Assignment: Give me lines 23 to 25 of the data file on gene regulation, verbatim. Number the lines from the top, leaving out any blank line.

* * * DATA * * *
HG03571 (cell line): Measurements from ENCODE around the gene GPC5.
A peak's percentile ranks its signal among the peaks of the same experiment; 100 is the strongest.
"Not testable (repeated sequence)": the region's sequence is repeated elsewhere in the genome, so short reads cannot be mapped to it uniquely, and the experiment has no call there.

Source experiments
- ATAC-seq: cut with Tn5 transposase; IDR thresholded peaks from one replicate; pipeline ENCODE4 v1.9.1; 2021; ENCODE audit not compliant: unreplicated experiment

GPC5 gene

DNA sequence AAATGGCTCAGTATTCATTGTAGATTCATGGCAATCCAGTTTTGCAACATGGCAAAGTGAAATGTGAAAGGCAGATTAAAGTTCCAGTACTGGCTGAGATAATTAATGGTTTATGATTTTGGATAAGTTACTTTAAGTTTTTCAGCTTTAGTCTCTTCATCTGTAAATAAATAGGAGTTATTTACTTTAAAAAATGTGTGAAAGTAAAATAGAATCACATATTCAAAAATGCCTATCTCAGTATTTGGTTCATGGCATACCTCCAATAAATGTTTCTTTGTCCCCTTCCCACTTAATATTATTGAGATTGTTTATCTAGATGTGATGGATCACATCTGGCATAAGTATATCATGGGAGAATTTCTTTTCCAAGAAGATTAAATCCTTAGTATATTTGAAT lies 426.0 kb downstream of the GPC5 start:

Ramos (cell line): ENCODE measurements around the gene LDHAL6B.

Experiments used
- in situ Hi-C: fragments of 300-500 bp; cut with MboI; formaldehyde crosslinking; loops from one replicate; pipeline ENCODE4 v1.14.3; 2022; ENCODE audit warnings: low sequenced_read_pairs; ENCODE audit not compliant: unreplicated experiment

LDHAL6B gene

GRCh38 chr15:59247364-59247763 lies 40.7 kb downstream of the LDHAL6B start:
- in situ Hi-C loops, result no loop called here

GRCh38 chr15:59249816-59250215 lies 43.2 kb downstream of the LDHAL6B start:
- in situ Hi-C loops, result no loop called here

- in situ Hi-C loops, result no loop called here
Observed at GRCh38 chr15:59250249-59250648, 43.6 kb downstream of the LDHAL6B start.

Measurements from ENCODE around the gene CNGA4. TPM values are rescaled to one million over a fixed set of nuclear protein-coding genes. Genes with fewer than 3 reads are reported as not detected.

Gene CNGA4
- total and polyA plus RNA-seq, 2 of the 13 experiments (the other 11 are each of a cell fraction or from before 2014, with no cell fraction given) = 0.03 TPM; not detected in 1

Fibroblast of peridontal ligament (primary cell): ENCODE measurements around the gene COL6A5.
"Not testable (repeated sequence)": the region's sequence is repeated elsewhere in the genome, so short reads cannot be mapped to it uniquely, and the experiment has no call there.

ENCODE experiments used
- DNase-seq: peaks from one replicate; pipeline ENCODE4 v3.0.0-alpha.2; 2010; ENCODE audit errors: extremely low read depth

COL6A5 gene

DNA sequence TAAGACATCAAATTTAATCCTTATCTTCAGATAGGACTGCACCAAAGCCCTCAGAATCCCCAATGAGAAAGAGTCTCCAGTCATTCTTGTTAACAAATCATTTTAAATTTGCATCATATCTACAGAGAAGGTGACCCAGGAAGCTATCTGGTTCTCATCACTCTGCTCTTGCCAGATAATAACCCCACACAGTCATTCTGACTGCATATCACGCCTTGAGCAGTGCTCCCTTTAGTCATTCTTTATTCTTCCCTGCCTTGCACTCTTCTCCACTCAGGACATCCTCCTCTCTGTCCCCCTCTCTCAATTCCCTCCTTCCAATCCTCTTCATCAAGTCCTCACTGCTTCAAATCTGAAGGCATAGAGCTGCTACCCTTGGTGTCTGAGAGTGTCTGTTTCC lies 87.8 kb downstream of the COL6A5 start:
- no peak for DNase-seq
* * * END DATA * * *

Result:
ENCODE experiments used
- DNase-seq: peaks from one replicate; pipeline ENCODE4 v3.0.0-alpha.2; 2010; ENCODE audit errors: extremely low read depth

COL6A5 gene